Israeli army 'recruiting radical settlers' into new unit accused of abuse
Israel's army is recruiting radical settlers into a new military unit accused of abuses against Palestinians, a report published Wednesday has revealed.
The investigation by +972 and Local Call found that Israel's army began recruiting members of the extremist Hilltop Youth settler group to join the Desert Frontier unit in 2020.
The Hilltop Youth, a loose alliance of Jewish ultranationalist hardliners, are notorious for setting up wildcat outposts in the occupied West Bank. These settlements are in many cases retroactively legalised by the Israeli government.
The group has also called for ethnic cleansing and violence against Palestinians, including deadly attacks on villages, arson, and shootings.
The new Desert Frontier unit "consists mainly of Hilltop Youth … the extreme of the extreme, who otherwise would not have enlisted", an Israeli official told +972 on condition of anonymity. "This unit is very unique. We take them and turn them into soldiers," the unnamed source added.
Desert Frontier is made up of a few dozen settlers-turned-soldiers who are deployed in areas of the Judean Desert and the Jordan Valley, where their experience growing up on local settler outposts has made them a top choice for Israel's army.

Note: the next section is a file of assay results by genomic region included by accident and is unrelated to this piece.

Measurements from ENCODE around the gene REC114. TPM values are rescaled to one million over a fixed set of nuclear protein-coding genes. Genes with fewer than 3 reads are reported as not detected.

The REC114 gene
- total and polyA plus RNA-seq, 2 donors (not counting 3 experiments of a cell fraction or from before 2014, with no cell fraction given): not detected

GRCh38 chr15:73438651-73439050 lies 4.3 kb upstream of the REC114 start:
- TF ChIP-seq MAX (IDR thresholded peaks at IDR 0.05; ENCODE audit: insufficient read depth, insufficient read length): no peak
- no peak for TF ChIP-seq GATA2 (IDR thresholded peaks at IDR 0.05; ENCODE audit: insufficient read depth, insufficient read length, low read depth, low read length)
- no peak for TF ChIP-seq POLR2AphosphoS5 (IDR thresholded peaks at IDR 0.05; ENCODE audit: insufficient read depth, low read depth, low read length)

Now incorporated into the army, their violence against Palestinians has become part of what appears to be a systematic campaign to intimidate Palestinians in areas intended for Israeli annexation.
The investigation documented at least 12 incidents bearing the same modus operandi, in which victims reported being robbed, blindfolded, stripped, and abandoned in areas of the desert with no mobile reception.
"I didn't know what to do," said one shepherd who was targeted by the unit. "I walked in the direction the jeep came from, guessing that maybe someone would be there. It was terrifying. After walking for two hours, I found a place with cell reception and called my brother."
Palestinians said they were unable to distinguish whether their attackers were soldiers or settlers. Desert Frontier soldiers have also been photographed accompanied by settlers, according to the report.
"At first I didn’t believe they were soldiers, I thought they were settlers dressed up as soldiers," said Jordan Valley farmer Ayman Ghraib. "Sometimes they come here, half soldiers and half civilians."
To prevent evidence from being taken, many victims had their phones confiscated and erased by the soldiers.
The constant threat of violence, however, has prevented many Palestinian victims from reporting the attacks out of fear of losing work permits and reprisals.
For Palestinians living under occupation, the Israeli army's co-opting of violent settlers into their ranks has further restricted their movement. It has effectively expelled many from the desert where the bands of settlers-turned-soldiers roam.
"We can’t easily travel outside Palestine or go to the sea, like you can," a Palestinian local told +972. "The desert is our only place of recreation without any checkpoints, the only place where we can breathe fresh air."